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Heartwarming Small-Town Romances and Thrilling Mysteries

Most people know that I’m a native Texan. I was born in the giant state and lived here until I was 11. At age 12, my parents drug me off to Colorado where I was teased for my accent and my inability to breathe at 6900 feet in elevation.

I’ve been in Texas now for a little over four weeks. I’m constantly reminded of how proud Texans are of where they live. That native pride was instilled at an early age. When I was in grade school, we said the Pledge of Allegiance, sang the Star Spangled Banner, and then sang the Texas state song. They were always linked. Later we’d sing how the stars were big and bright deep in the heart of Texas. Or how the eyes of Texas were upon us.

I’ve lived in five states and visited many others. Most states have “state songs” but I don’t think they’re part of the curriculum or common culture. Few states have had as many songs written about them as Texas, and no one else sings songs of state patriotism like Texans.

Even the Texas state flag, with its simplicity in design and colors, is recognizable everywhere. The Lone Star flag flies over many, many homes alongside the Stars and Stripes. I wouldn’t be surprised if Texas has the most flags flying of any of the states. Even many of the houses are decorated with a metallic star and the word Texas emblazoned on it.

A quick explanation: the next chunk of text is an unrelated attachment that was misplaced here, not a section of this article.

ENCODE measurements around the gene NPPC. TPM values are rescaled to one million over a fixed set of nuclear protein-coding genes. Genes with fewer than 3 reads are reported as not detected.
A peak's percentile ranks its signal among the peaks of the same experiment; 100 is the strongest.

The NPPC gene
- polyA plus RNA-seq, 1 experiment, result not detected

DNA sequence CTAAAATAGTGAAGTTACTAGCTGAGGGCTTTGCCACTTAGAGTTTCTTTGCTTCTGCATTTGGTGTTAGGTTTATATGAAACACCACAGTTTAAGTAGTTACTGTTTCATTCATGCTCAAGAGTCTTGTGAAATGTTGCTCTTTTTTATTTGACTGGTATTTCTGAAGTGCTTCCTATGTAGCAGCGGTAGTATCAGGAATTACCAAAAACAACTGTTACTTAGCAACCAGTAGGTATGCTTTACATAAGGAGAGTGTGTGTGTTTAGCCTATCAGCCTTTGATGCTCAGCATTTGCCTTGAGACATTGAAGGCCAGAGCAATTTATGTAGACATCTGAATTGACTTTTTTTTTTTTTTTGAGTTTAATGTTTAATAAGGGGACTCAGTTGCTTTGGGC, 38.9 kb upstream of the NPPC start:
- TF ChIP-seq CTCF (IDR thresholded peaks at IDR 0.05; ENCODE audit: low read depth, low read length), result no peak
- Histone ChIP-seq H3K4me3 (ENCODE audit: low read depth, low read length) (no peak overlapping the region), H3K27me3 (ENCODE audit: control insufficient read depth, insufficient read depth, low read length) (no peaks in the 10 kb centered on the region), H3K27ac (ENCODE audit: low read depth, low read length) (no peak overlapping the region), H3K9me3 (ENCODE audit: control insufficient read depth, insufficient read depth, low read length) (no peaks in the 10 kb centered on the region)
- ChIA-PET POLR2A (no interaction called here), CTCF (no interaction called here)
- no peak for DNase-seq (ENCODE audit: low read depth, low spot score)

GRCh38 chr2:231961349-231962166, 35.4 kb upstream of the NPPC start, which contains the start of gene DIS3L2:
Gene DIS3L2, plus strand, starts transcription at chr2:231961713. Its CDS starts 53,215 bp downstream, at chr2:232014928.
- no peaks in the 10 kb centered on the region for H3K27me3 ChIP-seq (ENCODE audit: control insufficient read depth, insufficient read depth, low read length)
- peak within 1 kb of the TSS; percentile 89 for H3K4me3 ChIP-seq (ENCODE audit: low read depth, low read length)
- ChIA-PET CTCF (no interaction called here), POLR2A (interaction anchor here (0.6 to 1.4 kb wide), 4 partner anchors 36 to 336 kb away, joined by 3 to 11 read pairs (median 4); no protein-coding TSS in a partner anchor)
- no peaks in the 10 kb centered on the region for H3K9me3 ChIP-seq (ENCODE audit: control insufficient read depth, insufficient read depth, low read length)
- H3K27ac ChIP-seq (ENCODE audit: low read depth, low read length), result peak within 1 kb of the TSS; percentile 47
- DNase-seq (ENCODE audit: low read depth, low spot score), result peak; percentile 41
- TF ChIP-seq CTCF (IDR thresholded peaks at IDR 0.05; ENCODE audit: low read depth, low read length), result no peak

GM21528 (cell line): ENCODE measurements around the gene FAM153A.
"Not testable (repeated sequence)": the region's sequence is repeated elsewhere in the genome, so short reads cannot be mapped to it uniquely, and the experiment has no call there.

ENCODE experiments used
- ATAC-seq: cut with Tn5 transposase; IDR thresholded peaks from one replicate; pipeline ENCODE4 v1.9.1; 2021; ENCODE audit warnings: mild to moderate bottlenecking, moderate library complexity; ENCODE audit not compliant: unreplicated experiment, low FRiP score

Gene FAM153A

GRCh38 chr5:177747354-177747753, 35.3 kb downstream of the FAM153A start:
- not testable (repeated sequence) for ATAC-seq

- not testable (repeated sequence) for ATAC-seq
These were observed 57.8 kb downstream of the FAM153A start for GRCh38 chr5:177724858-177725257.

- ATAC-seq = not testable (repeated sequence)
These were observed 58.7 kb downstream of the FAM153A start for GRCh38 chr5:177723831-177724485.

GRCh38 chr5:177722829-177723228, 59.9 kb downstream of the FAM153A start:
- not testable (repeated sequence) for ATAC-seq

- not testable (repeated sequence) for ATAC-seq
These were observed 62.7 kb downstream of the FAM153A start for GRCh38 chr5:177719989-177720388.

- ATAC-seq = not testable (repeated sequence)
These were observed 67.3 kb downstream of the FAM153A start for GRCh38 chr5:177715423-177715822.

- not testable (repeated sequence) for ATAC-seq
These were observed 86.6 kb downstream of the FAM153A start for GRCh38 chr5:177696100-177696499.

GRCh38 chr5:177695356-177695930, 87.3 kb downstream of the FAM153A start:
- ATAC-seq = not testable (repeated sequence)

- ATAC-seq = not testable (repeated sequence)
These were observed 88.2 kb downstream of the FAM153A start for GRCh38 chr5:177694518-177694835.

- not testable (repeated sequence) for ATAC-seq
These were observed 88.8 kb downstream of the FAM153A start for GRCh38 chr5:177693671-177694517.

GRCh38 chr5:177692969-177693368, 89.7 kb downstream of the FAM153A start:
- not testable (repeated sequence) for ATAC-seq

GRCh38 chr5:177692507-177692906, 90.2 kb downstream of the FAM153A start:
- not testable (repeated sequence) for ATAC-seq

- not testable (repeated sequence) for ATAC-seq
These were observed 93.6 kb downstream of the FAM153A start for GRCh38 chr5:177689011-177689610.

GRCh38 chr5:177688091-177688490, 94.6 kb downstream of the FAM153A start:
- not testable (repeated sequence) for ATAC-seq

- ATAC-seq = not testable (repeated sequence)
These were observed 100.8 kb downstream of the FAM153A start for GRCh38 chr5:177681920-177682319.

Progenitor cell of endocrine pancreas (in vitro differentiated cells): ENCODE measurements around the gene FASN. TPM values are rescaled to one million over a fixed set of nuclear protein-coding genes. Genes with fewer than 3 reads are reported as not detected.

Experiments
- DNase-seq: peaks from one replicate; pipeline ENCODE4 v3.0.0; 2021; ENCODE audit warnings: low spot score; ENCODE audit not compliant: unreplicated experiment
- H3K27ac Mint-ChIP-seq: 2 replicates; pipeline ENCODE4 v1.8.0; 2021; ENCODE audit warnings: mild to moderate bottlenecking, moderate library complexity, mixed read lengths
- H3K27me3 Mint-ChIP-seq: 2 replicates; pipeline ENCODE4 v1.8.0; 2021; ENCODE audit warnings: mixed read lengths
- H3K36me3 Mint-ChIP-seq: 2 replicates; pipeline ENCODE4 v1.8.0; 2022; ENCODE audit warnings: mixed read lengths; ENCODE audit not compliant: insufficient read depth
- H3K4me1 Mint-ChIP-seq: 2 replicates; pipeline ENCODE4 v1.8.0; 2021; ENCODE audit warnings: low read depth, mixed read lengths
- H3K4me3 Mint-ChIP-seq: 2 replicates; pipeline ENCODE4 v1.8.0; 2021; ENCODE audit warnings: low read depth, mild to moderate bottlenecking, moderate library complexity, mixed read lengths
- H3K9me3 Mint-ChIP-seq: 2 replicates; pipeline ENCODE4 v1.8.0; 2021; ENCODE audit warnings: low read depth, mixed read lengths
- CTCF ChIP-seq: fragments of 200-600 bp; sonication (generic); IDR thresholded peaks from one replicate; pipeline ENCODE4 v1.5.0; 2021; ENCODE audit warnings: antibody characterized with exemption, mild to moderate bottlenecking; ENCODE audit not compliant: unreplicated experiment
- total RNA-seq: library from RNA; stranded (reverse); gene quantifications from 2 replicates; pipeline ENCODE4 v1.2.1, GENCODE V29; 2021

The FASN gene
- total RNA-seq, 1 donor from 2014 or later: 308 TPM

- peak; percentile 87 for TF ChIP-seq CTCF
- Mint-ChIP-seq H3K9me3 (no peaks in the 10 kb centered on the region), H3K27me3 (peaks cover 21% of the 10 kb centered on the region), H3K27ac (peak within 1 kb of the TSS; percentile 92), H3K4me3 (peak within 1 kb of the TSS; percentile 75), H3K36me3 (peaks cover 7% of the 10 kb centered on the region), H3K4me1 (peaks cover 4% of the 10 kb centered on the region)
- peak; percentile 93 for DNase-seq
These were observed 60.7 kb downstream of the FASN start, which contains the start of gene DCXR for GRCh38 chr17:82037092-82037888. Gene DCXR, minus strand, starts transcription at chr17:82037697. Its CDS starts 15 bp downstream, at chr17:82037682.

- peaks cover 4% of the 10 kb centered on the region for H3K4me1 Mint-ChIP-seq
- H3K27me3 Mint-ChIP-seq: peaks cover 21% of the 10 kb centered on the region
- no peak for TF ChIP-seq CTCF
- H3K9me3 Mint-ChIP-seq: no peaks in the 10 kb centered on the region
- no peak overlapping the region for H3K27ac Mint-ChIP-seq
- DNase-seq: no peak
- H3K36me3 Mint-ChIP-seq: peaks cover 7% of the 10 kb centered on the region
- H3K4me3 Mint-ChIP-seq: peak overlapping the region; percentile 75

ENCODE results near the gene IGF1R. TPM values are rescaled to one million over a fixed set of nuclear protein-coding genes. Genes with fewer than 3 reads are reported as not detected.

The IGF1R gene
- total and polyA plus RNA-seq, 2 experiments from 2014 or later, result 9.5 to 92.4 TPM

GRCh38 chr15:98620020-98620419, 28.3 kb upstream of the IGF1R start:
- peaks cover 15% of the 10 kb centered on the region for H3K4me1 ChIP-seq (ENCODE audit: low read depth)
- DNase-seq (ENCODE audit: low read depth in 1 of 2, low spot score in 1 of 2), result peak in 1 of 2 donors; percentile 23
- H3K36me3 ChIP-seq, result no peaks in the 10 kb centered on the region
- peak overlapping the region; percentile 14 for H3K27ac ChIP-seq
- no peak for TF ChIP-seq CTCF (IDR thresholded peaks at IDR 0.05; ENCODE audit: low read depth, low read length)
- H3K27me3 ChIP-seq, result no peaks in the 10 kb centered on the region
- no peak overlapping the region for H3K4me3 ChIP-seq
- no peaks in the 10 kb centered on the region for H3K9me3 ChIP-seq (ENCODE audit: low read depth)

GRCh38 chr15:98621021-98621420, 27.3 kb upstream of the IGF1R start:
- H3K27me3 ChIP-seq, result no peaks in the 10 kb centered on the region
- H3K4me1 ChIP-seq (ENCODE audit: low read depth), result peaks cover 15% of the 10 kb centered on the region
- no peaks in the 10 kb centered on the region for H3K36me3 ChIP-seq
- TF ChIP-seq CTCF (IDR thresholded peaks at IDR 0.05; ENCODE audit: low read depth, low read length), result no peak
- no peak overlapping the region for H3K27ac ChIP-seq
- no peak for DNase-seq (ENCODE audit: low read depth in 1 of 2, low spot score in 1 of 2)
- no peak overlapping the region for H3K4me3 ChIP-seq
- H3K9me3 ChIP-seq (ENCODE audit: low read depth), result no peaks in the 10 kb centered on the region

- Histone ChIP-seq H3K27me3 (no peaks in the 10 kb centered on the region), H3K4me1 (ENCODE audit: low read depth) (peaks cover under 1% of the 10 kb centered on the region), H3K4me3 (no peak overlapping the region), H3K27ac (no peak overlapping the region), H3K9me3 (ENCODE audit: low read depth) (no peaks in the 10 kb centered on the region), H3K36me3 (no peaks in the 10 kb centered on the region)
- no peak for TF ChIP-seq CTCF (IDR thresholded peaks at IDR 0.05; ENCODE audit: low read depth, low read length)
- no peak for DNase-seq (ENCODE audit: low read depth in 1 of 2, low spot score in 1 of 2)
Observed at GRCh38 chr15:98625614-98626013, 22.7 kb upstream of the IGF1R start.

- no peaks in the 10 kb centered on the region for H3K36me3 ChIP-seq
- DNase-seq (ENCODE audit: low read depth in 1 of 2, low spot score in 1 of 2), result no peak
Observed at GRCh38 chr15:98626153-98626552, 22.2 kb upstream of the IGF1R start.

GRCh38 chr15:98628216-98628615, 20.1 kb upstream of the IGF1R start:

Texas is proud to say it was once a republic. It’s also the only state that has the right to break into seven other states if it so chooses. It was written into the agreement when it joined the United States. I think it also has the right to secede if it so chooses. The negotiators of 1845 built in a lot of rights that the other states don’t have.

So if you think Texans are a proud bunch, you’re right. That’s the way we were raised. They can’t help but be proud of their home state.

I love living in Idaho, but have never heard the Idaho state song. Let’s all google our state songs. Maybe we can compare whose state song is the best. Feel free to brag about your state.

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